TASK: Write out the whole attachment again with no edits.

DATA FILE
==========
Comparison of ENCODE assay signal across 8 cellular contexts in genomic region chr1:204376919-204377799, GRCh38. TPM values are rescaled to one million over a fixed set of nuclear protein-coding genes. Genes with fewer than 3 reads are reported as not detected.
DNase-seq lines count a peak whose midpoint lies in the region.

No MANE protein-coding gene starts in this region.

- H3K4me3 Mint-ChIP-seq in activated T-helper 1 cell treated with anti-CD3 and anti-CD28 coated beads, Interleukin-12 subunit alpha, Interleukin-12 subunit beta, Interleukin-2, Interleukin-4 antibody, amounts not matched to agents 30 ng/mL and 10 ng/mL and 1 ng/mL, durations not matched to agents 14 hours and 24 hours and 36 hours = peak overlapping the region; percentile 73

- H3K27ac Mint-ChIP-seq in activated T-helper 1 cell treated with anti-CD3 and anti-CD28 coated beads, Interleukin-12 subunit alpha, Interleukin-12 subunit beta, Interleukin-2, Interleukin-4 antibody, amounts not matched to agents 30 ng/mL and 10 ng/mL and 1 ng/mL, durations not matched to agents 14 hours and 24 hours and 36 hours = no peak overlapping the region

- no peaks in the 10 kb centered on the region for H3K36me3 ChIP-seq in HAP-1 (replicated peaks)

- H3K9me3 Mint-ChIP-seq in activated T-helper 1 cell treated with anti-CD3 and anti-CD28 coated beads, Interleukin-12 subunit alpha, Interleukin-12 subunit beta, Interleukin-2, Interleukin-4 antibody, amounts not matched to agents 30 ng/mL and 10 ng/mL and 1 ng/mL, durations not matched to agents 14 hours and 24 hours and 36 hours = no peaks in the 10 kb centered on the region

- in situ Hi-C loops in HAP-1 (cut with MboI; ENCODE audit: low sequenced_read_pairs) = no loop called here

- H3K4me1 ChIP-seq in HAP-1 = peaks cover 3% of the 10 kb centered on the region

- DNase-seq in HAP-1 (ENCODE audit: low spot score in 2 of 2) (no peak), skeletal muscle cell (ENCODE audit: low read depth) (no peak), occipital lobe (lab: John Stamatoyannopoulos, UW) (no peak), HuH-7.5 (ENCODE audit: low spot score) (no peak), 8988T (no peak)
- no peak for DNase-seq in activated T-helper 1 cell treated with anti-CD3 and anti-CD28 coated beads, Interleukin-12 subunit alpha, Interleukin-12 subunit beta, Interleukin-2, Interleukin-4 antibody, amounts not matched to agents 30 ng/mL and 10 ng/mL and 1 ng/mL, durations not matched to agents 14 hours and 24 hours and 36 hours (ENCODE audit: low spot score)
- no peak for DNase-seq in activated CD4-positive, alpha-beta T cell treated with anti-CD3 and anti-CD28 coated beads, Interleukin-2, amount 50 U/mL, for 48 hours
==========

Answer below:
Comparison of ENCODE assay signal across 8 cellular contexts in genomic region chr1:204376919-204377799, GRCh38. TPM values are rescaled to one million over a fixed set of nuclear protein-coding genes. Genes with fewer than 3 reads are reported as not detected.
DNase-seq lines count a peak whose midpoint lies in the region.

No MANE protein-coding gene starts in this region.

- H3K4me3 Mint-ChIP-seq in activated T-helper 1 cell treated with anti-CD3 and anti-CD28 coated beads, Interleukin-12 subunit alpha, Interleukin-12 subunit beta, Interleukin-2, Interleukin-4 antibody, amounts not matched to agents 30 ng/mL and 10 ng/mL and 1 ng/mL, durations not matched to agents 14 hours and 24 hours and 36 hours = peak overlapping the region; percentile 73

- H3K27ac Mint-ChIP-seq in activated T-helper 1 cell treated with anti-CD3 and anti-CD28 coated beads, Interleukin-12 subunit alpha, Interleukin-12 subunit beta, Interleukin-2, Interleukin-4 antibody, amounts not matched to agents 30 ng/mL and 10 ng/mL and 1 ng/mL, durations not matched to agents 14 hours and 24 hours and 36 hours = no peak overlapping the region

- no peaks in the 10 kb centered on the region for H3K36me3 ChIP-seq in HAP-1 (replicated peaks)

- H3K9me3 Mint-ChIP-seq in activated T-helper 1 cell treated with anti-CD3 and anti-CD28 coated beads, Interleukin-12 subunit alpha, Interleukin-12 subunit beta, Interleukin-2, Interleukin-4 antibody, amounts not matched to agents 30 ng/mL and 10 ng/mL and 1 ng/mL, durations not matched to agents 14 hours and 24 hours and 36 hours = no peaks in the 10 kb centered on the region

- in situ Hi-C loops in HAP-1 (cut with MboI; ENCODE audit: low sequenced_read_pairs) = no loop called here

- H3K4me1 ChIP-seq in HAP-1 = peaks cover 3% of the 10 kb centered on the region

- DNase-seq in HAP-1 (ENCODE audit: low spot score in 2 of 2) (no peak), skeletal muscle cell (ENCODE audit: low read depth) (no peak), occipital lobe (lab: John Stamatoyannopoulos, UW) (no peak), HuH-7.5 (ENCODE audit: low spot score) (no peak), 8988T (no peak)
- no peak for DNase-seq in activated T-helper 1 cell treated with anti-CD3 and anti-CD28 coated beads, Interleukin-12 subunit alpha, Interleukin-12 subunit beta, Interleukin-2, Interleukin-4 antibody, amounts not matched to agents 30 ng/mL and 10 ng/mL and 1 ng/mL, durations not matched to agents 14 hours and 24 hours and 36 hours (ENCODE audit: low spot score)
- no peak for DNase-seq in activated CD4-positive, alpha-beta T cell treated with anti-CD3 and anti-CD28 coated beads, Interleukin-2, amount 50 U/mL, for 48 hours